In a solumn, slow, quiet tone. A night owl tone. A nocturnal tone.
It speaks in secrets and stories and neverending sentences.
Midnight speaks.
To the silent souls who dare to stay in the darkness long enough to listen.

Rural Romantic Date Ideas

I am, in the deepest sense, a lover of love. I think it's typical of any twenty year old girl. But most twenty year old girls don't reside in a remote cabin in the foothills of Alaska's never-ending tundra. So how exactly does one go about dating in such a place? Well, the feat is not an easy one. And to be completely honest, I think fate plays a huge role in all relationships. You're going to end up with who you need to be with at that certain time in your life. And maybe it will last forever and maybe it will only last a little while and maybe it won't happen for twenty years or maybe it will happen in the next twenty seconds. No matter how fate plays it out, though -- it's going to happen (trust me, darling, I'm a gypsy- I know these sorts of worldly secrets). For some, it happens to happen in some little village that leaves no room for nice dinners, movies, midnight drives, and fresh cut flowers. So what exactly can one do for a date in the bush? Here's a list, of the sweet things, that a special darling did for me once upon a time:

Go Camping: There's no such thing as a warm Alaskan night, which makes camping often miserable. But, when you're with someone worth cuddling, it can become really, really magical.

Watch The Northern Lights: We didn't have a car, so we hopped on the back of a four-wheeler one autumn evening and took a ride way out into the tundra. There are no city lights for at least 500-miles any direction. And when the sky is just right, sitting next to someone and watching the lights dance might stir up emotions most tough guys didn't even know they have.

Take A Boat Ride: Somewhere abnormal. Like a lost little slough, or stream, or creek that's never been ventured before. And just follow it for a while to see where it leads. See something different together. Your little discovery/exploration can become a memory that lasts a lifetime.

Take A Midnight Ride: Take the ride in the winter by snow machine, if you can. There is something peaceful about a village in the winter. Everyone is quiet when children are tucked away in their blankets and the air smells of sweet woodsmoke.

Read A Book: One winter, a darling and I spent the every evening for one month reading a chapter of Where The Red Fern Grows. We didn't have a television and so we found ourselves completely submerged in the story. It gave us something to talk about and to think about and enjoy together.

Spend A Night By The Woodstove: Where I live, we're doomed to have frozen water for at least four months. Our electricity is bound to go out. And our stove oil delivery is bound to completely break down for at least month. But it forces us to take a little trip back in time and it's the perfect opportunity to spend a week or two in a one-room cabin warming up with good company near a woodstove. Specifically pulling a bed into the living room for a night to 'stay warm' is utterly romantic.

Fur Blanket Ideas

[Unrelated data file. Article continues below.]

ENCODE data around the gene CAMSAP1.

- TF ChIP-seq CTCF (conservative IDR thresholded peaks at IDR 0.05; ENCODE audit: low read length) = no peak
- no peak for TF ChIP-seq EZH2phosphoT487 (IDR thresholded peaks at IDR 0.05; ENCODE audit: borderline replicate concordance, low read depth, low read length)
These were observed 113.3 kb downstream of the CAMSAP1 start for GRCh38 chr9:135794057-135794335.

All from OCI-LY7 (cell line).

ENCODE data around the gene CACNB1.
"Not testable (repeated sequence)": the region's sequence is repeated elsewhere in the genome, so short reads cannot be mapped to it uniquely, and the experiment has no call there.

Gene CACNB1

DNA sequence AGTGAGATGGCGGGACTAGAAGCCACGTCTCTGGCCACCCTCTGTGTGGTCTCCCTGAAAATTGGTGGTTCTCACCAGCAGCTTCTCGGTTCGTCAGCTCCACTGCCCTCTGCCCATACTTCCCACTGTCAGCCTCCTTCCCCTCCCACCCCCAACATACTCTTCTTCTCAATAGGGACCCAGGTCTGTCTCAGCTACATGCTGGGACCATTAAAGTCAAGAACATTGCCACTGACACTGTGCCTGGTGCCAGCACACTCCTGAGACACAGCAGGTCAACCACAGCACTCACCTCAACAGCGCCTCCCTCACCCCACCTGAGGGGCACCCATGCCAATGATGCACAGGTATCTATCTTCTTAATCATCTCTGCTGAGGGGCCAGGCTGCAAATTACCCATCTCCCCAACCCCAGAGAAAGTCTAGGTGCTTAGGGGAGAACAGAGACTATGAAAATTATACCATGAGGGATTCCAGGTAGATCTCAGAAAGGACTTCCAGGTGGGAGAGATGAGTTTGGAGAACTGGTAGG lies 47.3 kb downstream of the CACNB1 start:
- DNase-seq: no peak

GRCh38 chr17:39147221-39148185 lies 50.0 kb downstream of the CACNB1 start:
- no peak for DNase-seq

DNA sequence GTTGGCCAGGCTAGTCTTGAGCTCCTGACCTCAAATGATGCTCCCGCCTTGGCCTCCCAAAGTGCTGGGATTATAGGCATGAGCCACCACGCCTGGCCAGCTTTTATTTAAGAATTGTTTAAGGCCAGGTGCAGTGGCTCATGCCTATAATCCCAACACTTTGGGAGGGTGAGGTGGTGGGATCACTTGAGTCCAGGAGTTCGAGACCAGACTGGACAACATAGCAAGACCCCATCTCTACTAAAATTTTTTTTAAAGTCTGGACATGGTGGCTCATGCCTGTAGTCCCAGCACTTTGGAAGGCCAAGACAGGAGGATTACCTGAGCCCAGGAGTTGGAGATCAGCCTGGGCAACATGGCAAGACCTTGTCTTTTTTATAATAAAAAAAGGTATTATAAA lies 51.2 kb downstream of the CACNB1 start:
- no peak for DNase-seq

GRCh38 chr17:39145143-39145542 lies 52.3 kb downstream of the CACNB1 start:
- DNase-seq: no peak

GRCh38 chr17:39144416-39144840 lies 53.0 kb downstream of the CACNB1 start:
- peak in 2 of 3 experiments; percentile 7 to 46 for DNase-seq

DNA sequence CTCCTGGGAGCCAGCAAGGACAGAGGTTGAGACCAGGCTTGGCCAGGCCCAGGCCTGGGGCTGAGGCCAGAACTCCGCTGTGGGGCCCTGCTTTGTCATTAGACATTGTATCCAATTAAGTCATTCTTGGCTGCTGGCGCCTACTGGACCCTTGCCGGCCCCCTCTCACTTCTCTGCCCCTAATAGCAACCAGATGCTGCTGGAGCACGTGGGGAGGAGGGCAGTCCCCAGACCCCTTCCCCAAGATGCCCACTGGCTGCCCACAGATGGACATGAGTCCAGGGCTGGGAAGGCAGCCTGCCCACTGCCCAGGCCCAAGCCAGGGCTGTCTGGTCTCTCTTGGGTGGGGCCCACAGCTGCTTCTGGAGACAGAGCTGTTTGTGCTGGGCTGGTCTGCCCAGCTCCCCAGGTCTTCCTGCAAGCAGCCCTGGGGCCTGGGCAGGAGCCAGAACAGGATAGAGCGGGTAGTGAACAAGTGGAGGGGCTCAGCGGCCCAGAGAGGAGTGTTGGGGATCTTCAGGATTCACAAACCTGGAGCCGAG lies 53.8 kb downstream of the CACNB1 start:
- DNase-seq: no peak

Zebra Design: Skunk furs, when sewed together, can look al ot like a zebra! Keep the white stripes following the same paths, and fill in the empty spaces with black. If you match them up decently they can pull off an awesome zebra appearance.

Leopard Design: Furs like lynx and bobcat can immediate a leopard if used correctly. Instead of looking for whiter bellies- look for darker ones. They more closely represent the spots of cheetahs and other spotty cats.

Stripes: Colour variations in animals like marten, raccoon, and fox allow you to use the same fur lengths and make stripes! Simple alternate between two different shades of fur for your blanket. I've seen some creations on etsy that use this and look gorgeous.

Baby Blankets: I find that mink, muskrat, chinchilla, and weasel work good for baby blankets. They are short and have very soft furs- which won't be itchy or irritable to the soft skin of a newborn.

Keeping Small Pet Rodents Warm in the Winter

I'm an animal lover...obviously. And as a child I kept all sorts of things in the corner of my bedroom- from hamsters to gerbils to mice to rats, I loved them all. Living in Alaska though, you really have to ensure that these short haired creatures stay warm. So, as with most of my other posts, I've come up with a list of things to help keep small pets warm in our not-so-warm environment.

Bath Tissue Tubes With Cotton Inside: Gather some old empty rolls from your bathroom and line them with cotton or soft tissue. In the lower-48 people use plane tubes as toys, but in Alaska you can fill them with soft material and make them insulated hiding places that your little creature can cuddle in and keep warm.

Thick Bedding: Some small pets, such as gerbils, require deep bedding to dig- but I think in Alaska it should be used for all small rodents. Aspen is a good commercial choice, but a cheaper alternative is all natural tundra moss gathered from your backyard. It's all over Alaska and works great for small pets without causing respiratory problems. Pluck some moss clumps up, bring them home, and dry them out in your oven at 250 degrees for about fifteen minutes. Once it's dry you can use it as a bedding for your small pets. So much cheaper and healthier than aspen bedding anyways!

Reptile Tank Heater: These things are great for tanks of mice and gerbils. Don't place it on the bottom, but rather on the side. It will give your little pets a place to snuggle up and keep warm without overheating the bottom with all the insulated bedding.

Felt Fabric Pieces: You can buy a package of felt pieces at a craft store for about $5.00. Put one in and let your little pet shred it to pieces and create it's own bed. The felt is naturally really warm and works great for breeding pets too.

Tundra Cotton: I love this stuff! It's literally the best Alaskan pet product you can find for free. Simply pluck the tops of these flowers when they are in bloom and stick them in little beds, hammocks, and hiding toys to insulate them. They're so soft you're little creatures will adore you. And, once again, they're free!